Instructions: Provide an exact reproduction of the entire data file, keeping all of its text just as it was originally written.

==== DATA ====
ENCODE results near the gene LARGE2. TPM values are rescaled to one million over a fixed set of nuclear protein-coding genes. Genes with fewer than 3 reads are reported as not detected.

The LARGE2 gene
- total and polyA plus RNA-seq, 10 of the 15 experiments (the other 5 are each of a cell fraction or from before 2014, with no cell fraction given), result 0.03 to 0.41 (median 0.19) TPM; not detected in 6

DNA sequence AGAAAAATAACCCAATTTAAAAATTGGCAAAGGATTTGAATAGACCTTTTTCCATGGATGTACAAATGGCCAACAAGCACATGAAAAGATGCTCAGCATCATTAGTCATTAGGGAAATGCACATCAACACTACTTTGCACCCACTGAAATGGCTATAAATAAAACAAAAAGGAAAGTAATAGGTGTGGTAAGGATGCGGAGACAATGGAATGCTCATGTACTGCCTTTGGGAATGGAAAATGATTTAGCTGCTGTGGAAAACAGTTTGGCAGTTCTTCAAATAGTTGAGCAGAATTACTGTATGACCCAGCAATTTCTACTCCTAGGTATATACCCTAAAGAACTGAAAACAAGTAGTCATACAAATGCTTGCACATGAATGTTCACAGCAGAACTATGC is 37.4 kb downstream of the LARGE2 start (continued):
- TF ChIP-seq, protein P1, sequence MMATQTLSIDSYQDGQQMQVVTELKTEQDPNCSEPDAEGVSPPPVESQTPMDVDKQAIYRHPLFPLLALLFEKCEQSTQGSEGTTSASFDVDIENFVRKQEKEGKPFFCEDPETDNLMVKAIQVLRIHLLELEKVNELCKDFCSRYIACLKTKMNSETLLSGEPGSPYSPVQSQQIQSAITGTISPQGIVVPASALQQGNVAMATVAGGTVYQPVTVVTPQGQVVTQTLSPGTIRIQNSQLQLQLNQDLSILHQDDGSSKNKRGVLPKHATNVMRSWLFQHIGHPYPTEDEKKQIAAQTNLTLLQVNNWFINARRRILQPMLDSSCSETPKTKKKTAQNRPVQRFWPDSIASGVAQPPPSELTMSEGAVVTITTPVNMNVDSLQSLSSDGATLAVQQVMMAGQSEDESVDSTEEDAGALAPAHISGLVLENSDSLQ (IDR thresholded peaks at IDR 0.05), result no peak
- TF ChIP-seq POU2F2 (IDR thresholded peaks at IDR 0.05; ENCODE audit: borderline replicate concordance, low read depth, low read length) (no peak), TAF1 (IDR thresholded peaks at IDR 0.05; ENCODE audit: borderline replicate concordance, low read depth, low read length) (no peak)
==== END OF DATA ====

ENCODE results near the gene LARGE2. TPM values are rescaled to one million over a fixed set of nuclear protein-coding genes. Genes with fewer than 3 reads are reported as not detected.

The LARGE2 gene
- total and polyA plus RNA-seq, 10 of the 15 experiments (the other 5 are each of a cell fraction or from before 2014, with no cell fraction given), result 0.03 to 0.41 (median 0.19) TPM; not detected in 6

DNA sequence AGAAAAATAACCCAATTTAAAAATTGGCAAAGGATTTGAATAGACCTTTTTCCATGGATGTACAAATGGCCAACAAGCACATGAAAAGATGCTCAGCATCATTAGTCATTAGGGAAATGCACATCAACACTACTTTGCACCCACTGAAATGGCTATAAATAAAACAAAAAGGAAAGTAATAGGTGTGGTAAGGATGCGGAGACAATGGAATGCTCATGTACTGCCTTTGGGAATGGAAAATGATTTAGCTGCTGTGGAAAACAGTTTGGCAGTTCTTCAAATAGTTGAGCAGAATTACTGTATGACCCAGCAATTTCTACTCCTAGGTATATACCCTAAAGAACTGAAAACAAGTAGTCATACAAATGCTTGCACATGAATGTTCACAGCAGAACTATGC is 37.4 kb downstream of the LARGE2 start (continued):
- TF ChIP-seq, protein P1, sequence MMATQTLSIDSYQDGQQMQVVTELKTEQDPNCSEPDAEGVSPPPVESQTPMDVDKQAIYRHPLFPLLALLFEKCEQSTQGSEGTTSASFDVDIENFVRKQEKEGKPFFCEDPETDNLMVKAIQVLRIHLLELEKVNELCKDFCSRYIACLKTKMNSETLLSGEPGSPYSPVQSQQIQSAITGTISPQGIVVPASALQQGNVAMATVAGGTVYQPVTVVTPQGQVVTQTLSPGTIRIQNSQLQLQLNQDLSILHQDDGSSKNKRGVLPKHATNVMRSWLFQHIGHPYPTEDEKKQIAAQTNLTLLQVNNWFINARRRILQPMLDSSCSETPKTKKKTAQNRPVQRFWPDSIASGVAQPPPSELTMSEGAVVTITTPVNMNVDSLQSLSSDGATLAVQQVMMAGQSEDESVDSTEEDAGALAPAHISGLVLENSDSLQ (IDR thresholded peaks at IDR 0.05), result no peak
- TF ChIP-seq POU2F2 (IDR thresholded peaks at IDR 0.05; ENCODE audit: borderline replicate concordance, low read depth, low read length) (no peak), TAF1 (IDR thresholded peaks at IDR 0.05; ENCODE audit: borderline replicate concordance, low read depth, low read length) (no peak)